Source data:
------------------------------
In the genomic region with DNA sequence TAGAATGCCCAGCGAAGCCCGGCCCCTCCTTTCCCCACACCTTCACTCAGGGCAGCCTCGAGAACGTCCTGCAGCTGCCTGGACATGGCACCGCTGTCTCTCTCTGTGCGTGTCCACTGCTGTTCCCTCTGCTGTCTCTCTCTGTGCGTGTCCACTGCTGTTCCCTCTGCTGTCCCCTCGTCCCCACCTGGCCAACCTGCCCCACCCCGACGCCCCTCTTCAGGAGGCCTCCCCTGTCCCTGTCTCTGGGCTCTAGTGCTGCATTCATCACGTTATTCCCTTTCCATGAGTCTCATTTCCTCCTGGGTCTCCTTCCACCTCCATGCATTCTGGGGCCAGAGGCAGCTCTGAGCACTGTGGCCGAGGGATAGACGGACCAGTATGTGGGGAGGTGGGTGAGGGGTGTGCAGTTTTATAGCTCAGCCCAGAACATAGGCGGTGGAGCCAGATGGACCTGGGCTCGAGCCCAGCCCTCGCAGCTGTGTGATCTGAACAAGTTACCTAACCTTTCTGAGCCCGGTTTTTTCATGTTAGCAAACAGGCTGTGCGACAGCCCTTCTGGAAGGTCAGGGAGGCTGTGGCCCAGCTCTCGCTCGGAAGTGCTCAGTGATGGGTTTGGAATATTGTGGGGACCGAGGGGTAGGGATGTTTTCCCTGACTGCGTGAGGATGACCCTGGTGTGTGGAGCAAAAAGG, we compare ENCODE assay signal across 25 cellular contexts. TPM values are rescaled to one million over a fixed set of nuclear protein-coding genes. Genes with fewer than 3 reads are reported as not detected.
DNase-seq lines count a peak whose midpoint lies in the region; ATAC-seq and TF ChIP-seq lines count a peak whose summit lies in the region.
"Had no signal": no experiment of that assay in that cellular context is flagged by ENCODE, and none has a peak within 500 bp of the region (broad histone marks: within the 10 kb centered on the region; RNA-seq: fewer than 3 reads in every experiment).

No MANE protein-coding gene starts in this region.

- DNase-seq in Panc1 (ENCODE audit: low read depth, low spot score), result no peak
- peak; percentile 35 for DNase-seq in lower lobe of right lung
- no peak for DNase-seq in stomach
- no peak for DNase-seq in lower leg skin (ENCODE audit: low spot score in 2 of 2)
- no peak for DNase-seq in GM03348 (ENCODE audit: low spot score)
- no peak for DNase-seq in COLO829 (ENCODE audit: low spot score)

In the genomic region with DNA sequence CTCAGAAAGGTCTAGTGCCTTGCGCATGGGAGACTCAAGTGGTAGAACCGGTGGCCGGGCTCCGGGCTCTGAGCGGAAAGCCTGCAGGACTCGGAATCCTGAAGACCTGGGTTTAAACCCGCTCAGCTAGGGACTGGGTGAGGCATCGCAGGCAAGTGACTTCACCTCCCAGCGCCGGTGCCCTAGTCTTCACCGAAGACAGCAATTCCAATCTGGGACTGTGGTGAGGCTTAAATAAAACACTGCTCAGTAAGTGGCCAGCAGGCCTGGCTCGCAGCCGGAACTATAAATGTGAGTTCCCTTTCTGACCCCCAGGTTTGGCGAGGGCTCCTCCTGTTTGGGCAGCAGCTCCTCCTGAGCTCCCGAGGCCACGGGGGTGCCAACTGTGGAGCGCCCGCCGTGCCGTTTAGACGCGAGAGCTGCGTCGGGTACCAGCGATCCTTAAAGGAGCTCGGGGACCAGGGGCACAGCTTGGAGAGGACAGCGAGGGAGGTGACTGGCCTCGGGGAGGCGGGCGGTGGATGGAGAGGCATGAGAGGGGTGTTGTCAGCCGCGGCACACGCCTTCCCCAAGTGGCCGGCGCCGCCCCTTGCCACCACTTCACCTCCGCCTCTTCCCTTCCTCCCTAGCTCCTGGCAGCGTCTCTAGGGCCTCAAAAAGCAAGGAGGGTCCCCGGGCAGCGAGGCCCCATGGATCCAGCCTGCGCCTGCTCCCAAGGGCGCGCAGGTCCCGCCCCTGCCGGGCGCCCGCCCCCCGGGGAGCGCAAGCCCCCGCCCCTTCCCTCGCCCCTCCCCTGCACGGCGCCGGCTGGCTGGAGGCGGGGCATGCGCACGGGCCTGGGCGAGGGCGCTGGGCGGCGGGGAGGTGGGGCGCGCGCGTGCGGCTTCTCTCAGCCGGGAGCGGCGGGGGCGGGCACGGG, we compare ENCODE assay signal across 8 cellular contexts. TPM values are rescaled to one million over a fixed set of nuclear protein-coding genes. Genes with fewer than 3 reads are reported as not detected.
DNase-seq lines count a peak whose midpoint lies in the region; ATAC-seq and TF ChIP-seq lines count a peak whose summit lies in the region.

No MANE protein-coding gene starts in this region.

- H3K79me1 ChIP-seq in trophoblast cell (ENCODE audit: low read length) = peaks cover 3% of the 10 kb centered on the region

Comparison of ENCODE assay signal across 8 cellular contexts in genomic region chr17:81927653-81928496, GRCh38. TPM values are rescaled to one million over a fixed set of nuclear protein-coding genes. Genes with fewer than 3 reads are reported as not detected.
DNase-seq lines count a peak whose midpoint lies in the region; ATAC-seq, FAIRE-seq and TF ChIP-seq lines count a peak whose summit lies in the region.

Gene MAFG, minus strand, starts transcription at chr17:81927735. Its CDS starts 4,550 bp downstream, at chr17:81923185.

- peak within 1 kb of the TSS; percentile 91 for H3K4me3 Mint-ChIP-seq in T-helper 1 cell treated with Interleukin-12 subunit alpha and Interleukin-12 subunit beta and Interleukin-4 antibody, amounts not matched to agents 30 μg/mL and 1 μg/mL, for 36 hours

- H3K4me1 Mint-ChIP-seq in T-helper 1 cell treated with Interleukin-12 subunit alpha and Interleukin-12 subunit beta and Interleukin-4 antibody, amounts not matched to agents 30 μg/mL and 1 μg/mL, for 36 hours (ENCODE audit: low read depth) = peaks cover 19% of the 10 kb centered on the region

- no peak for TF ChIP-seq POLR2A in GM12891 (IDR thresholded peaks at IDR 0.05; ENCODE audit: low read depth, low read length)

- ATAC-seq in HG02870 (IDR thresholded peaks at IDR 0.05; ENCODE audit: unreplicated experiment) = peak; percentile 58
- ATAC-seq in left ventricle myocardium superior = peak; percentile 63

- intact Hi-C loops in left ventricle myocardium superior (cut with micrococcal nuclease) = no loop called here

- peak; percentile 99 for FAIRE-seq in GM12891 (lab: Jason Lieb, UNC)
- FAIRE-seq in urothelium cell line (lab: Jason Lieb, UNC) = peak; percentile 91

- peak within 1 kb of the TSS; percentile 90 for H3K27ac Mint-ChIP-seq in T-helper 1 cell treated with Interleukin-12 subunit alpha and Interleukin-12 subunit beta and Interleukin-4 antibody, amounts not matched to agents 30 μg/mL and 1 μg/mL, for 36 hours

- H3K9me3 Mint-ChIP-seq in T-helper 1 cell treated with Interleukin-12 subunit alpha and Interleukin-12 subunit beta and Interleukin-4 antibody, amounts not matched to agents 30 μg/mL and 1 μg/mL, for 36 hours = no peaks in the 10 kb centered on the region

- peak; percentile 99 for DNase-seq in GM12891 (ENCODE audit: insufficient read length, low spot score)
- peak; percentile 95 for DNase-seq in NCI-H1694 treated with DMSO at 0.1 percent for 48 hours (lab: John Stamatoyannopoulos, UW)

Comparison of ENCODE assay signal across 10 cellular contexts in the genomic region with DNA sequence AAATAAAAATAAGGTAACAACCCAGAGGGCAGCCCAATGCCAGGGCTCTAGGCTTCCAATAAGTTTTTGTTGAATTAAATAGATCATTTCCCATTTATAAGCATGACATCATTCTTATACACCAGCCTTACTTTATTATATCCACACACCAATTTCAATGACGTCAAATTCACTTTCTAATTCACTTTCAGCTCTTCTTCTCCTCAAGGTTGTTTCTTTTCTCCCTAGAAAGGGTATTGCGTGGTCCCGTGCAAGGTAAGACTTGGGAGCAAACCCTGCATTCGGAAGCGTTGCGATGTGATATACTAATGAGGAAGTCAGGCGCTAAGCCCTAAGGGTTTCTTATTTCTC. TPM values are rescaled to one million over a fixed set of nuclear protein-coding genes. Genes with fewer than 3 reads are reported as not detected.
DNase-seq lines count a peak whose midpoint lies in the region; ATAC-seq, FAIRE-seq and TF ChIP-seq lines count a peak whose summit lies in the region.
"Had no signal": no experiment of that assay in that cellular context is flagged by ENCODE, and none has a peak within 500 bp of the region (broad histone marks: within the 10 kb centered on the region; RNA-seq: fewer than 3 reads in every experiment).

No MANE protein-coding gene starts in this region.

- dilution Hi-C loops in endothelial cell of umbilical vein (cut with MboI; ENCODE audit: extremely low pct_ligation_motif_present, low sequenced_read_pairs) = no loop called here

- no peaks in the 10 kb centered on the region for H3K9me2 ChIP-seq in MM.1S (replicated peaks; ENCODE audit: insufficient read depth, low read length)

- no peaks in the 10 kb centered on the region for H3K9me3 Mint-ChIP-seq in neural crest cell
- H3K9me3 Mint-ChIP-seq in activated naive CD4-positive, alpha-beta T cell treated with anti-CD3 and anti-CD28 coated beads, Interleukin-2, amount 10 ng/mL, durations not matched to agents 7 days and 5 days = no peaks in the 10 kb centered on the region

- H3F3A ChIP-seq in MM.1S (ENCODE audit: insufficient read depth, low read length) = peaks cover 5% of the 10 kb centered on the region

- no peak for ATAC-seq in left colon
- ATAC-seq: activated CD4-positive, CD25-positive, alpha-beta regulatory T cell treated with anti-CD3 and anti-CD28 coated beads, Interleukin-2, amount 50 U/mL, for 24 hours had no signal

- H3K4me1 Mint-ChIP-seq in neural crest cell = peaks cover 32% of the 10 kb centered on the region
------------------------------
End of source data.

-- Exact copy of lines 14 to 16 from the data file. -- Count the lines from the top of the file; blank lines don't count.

- H3K79me1 ChIP-seq in trophoblast cell (ENCODE audit: low read length) = peaks cover 3% of the 10 kb centered on the region

Comparison of ENCODE assay signal across 8 cellular contexts in genomic region chr17:81927653-81928496, GRCh38. TPM values are rescaled to one million over a fixed set of nuclear protein-coding genes. Genes with fewer than 3 reads are reported as not detected.
DNase-seq lines count a peak whose midpoint lies in the region; ATAC-seq, FAIRE-seq and TF ChIP-seq lines count a peak whose summit lies in the region.